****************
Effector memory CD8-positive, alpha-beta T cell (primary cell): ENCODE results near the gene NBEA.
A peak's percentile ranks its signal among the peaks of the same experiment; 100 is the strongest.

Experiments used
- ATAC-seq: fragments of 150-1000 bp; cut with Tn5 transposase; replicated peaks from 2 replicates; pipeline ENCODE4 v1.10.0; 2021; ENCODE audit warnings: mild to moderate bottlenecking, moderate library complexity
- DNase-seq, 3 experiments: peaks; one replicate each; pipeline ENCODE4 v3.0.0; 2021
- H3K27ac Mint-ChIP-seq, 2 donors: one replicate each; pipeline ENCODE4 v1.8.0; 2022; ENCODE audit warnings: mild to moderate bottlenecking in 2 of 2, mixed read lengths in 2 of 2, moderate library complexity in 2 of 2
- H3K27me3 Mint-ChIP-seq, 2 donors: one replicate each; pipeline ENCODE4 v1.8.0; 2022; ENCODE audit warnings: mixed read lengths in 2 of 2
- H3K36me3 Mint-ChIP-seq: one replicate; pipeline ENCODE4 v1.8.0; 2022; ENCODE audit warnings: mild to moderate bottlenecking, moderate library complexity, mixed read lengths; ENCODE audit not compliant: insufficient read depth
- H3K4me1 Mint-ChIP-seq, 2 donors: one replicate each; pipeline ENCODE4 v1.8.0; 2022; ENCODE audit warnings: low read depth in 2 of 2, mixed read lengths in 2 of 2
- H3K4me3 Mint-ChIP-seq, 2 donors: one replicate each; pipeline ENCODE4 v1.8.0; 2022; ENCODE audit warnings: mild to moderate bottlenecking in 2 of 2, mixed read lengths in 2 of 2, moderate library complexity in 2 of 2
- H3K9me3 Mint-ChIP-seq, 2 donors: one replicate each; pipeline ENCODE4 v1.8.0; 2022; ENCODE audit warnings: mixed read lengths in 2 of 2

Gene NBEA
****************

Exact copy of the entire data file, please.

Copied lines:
Effector memory CD8-positive, alpha-beta T cell (primary cell): ENCODE results near the gene NBEA.
A peak's percentile ranks its signal among the peaks of the same experiment; 100 is the strongest.

Experiments used
- ATAC-seq: fragments of 150-1000 bp; cut with Tn5 transposase; replicated peaks from 2 replicates; pipeline ENCODE4 v1.10.0; 2021; ENCODE audit warnings: mild to moderate bottlenecking, moderate library complexity
- DNase-seq, 3 experiments: peaks; one replicate each; pipeline ENCODE4 v3.0.0; 2021
- H3K27ac Mint-ChIP-seq, 2 donors: one replicate each; pipeline ENCODE4 v1.8.0; 2022; ENCODE audit warnings: mild to moderate bottlenecking in 2 of 2, mixed read lengths in 2 of 2, moderate library complexity in 2 of 2
- H3K27me3 Mint-ChIP-seq, 2 donors: one replicate each; pipeline ENCODE4 v1.8.0; 2022; ENCODE audit warnings: mixed read lengths in 2 of 2
- H3K36me3 Mint-ChIP-seq: one replicate; pipeline ENCODE4 v1.8.0; 2022; ENCODE audit warnings: mild to moderate bottlenecking, moderate library complexity, mixed read lengths; ENCODE audit not compliant: insufficient read depth
- H3K4me1 Mint-ChIP-seq, 2 donors: one replicate each; pipeline ENCODE4 v1.8.0; 2022; ENCODE audit warnings: low read depth in 2 of 2, mixed read lengths in 2 of 2
- H3K4me3 Mint-ChIP-seq, 2 donors: one replicate each; pipeline ENCODE4 v1.8.0; 2022; ENCODE audit warnings: mild to moderate bottlenecking in 2 of 2, mixed read lengths in 2 of 2, moderate library complexity in 2 of 2
- H3K9me3 Mint-ChIP-seq, 2 donors: one replicate each; pipeline ENCODE4 v1.8.0; 2022; ENCODE audit warnings: mixed read lengths in 2 of 2

Gene NBEA